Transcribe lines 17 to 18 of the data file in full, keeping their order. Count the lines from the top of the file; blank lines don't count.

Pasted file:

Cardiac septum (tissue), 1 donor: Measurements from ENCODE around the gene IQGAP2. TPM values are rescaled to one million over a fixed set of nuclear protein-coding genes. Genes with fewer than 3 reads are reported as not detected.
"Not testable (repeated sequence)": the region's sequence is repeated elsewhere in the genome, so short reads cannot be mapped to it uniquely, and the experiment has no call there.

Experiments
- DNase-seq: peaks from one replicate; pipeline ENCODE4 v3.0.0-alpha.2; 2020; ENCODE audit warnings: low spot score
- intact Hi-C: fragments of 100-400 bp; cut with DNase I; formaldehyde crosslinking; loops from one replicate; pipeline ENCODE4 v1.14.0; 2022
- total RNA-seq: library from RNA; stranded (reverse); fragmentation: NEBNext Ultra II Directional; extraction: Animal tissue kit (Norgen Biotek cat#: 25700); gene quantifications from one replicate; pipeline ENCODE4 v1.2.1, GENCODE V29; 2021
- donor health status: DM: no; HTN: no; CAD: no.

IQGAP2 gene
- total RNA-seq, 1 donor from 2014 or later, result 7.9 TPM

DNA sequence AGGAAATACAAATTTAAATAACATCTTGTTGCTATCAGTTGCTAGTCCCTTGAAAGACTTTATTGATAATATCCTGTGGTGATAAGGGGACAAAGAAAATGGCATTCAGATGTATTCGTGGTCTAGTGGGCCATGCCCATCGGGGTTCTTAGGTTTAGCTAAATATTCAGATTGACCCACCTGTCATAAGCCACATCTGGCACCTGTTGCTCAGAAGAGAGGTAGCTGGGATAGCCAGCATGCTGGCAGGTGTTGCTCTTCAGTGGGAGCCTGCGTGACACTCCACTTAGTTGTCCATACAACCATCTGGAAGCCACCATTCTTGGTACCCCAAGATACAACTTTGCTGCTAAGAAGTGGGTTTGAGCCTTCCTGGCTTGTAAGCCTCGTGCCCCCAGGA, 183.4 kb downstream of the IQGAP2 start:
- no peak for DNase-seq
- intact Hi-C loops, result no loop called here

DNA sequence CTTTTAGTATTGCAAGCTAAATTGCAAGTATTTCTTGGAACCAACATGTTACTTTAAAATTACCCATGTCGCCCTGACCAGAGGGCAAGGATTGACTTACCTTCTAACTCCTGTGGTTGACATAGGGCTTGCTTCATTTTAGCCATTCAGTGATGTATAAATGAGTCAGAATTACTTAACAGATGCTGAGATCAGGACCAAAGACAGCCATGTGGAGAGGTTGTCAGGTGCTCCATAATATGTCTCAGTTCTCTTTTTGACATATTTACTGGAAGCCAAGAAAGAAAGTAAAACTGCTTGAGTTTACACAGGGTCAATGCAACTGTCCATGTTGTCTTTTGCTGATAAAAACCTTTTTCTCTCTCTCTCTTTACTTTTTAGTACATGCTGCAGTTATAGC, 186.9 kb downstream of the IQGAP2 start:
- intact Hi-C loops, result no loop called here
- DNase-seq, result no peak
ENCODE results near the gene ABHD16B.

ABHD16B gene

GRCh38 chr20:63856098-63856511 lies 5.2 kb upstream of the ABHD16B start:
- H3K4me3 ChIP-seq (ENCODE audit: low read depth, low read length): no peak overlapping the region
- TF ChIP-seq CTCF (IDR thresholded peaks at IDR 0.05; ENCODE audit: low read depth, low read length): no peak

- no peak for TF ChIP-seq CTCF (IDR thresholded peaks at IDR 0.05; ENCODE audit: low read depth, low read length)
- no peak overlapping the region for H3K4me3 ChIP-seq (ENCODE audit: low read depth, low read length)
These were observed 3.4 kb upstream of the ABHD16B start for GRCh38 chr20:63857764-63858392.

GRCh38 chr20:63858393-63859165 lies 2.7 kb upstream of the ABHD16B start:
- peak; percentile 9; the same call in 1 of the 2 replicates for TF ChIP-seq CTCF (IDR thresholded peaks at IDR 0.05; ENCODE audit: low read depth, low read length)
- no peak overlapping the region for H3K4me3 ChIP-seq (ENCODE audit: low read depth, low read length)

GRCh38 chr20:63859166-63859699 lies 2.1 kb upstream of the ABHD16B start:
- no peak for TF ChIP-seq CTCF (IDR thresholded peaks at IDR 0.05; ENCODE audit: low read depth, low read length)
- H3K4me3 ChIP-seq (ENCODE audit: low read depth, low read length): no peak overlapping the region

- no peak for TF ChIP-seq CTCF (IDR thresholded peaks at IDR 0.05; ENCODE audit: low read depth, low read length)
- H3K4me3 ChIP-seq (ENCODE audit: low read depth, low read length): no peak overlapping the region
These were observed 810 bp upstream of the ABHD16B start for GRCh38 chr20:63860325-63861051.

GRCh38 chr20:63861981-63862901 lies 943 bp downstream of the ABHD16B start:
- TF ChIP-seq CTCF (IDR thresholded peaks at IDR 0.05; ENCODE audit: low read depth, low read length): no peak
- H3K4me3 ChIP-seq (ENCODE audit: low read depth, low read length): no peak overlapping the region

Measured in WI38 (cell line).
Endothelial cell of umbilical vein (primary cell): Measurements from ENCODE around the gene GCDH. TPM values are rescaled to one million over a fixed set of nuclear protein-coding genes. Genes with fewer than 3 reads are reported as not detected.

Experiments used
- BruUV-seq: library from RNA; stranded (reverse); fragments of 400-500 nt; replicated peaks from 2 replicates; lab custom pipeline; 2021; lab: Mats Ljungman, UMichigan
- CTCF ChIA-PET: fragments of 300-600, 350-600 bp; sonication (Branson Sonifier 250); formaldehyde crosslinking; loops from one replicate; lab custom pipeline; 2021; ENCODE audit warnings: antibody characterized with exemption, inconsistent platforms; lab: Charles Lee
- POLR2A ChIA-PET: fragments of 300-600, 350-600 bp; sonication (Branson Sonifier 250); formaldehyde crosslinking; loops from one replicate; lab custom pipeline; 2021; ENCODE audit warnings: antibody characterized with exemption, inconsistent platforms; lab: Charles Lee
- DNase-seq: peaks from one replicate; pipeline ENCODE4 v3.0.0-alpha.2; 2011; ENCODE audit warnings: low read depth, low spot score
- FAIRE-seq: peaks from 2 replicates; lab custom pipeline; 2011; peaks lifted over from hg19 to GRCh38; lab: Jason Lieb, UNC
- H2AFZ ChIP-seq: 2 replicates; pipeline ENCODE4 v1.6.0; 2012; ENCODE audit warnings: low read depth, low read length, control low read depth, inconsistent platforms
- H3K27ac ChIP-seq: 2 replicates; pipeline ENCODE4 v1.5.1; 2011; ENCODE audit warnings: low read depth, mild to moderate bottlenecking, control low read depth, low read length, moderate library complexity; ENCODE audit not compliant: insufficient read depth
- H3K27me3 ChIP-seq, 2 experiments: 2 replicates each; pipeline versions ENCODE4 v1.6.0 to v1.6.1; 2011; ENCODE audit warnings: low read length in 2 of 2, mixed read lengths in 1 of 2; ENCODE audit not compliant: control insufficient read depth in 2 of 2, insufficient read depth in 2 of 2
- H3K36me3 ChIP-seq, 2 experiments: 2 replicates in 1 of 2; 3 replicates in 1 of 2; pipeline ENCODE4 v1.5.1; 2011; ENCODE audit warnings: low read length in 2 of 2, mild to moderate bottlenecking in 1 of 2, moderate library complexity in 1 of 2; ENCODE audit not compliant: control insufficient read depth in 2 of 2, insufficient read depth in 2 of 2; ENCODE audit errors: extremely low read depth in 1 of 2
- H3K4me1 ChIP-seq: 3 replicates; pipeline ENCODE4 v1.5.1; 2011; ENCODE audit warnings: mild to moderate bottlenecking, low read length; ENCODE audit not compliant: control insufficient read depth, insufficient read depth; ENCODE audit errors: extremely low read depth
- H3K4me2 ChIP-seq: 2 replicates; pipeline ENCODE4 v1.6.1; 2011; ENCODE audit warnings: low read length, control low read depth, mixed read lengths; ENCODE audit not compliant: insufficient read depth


ABHD16B gene

GRCh38 chr20:63856098-63856511 lies 5.2 kb upstream of the ABHD16B start: